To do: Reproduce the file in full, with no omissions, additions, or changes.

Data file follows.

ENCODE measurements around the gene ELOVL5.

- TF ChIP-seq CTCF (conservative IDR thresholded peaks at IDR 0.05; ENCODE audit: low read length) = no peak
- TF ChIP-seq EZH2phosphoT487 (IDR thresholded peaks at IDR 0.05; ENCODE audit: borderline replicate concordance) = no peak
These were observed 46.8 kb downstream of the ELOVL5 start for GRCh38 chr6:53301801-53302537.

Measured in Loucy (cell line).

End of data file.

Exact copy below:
ENCODE measurements around the gene ELOVL5.

- TF ChIP-seq CTCF (conservative IDR thresholded peaks at IDR 0.05; ENCODE audit: low read length) = no peak
- TF ChIP-seq EZH2phosphoT487 (IDR thresholded peaks at IDR 0.05; ENCODE audit: borderline replicate concordance) = no peak
These were observed 46.8 kb downstream of the ELOVL5 start for GRCh38 chr6:53301801-53302537.

Measured in Loucy (cell line).